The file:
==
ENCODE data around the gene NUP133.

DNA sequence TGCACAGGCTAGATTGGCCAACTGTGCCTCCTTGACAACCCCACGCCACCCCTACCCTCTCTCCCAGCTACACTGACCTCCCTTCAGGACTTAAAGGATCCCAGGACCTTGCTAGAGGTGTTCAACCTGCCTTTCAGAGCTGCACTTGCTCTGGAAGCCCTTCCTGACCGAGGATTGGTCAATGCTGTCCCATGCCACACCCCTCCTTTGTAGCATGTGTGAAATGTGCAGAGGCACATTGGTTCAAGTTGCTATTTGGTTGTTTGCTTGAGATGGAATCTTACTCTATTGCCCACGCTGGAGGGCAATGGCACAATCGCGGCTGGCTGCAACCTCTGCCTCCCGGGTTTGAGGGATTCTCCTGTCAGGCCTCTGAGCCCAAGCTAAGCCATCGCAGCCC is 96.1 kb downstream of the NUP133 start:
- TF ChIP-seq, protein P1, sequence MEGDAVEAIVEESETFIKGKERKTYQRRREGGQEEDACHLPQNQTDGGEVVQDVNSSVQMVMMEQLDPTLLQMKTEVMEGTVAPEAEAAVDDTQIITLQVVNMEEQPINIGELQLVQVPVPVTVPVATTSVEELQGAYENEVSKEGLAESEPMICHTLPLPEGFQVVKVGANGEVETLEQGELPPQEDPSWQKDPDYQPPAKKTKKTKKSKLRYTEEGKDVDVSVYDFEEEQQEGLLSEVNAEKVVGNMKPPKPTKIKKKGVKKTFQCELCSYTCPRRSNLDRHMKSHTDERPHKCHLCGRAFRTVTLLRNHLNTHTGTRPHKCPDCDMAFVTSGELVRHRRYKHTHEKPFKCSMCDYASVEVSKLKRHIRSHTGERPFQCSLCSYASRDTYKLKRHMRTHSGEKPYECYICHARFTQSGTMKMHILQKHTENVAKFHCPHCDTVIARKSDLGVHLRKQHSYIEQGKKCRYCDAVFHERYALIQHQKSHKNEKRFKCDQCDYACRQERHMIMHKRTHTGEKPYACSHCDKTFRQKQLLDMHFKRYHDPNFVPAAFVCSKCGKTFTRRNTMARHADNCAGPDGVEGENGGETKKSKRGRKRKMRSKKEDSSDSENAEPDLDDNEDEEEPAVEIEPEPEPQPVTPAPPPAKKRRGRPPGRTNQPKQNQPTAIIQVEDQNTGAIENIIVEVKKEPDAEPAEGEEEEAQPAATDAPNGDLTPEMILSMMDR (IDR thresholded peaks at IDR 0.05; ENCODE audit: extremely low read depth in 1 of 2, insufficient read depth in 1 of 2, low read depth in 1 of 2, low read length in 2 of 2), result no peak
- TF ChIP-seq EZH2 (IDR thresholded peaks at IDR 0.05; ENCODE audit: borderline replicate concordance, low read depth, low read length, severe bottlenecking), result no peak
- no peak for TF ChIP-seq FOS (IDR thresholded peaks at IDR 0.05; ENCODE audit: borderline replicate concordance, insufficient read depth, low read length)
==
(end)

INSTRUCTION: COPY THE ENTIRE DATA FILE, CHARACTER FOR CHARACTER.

ENCODE data around the gene NUP133.

DNA sequence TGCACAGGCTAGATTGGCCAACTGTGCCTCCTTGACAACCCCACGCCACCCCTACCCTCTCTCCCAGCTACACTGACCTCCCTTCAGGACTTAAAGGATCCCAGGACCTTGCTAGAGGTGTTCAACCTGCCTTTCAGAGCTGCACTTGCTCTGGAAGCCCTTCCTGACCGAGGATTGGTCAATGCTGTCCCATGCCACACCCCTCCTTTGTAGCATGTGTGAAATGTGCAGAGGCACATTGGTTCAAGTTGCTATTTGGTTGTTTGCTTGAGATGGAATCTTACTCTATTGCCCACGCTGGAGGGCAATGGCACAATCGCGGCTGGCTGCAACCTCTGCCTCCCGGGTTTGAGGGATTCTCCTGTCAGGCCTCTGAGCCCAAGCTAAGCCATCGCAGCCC is 96.1 kb downstream of the NUP133 start:
- TF ChIP-seq, protein P1, sequence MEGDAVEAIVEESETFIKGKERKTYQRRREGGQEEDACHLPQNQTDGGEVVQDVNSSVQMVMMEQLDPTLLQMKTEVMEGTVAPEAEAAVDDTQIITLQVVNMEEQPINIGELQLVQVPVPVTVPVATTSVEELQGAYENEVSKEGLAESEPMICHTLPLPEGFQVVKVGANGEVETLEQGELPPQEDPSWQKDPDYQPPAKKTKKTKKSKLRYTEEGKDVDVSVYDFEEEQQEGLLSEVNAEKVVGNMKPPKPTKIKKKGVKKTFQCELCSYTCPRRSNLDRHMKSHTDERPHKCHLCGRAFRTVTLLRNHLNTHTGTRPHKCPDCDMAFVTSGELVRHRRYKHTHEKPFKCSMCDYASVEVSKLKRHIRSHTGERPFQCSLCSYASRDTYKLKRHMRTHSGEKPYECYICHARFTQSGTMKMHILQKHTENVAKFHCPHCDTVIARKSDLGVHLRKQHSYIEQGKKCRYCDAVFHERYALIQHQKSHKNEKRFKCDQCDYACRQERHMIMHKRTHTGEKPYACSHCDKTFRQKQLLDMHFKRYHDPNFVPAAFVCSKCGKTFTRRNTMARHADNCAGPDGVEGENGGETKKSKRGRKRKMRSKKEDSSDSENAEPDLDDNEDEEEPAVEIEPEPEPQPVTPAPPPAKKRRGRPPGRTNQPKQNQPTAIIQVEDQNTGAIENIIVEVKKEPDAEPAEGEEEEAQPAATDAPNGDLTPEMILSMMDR (IDR thresholded peaks at IDR 0.05; ENCODE audit: extremely low read depth in 1 of 2, insufficient read depth in 1 of 2, low read depth in 1 of 2, low read length in 2 of 2), result no peak
- TF ChIP-seq EZH2 (IDR thresholded peaks at IDR 0.05; ENCODE audit: borderline replicate concordance, low read depth, low read length, severe bottlenecking), result no peak
- no peak for TF ChIP-seq FOS (IDR thresholded peaks at IDR 0.05; ENCODE audit: borderline replicate concordance, insufficient read depth, low read length)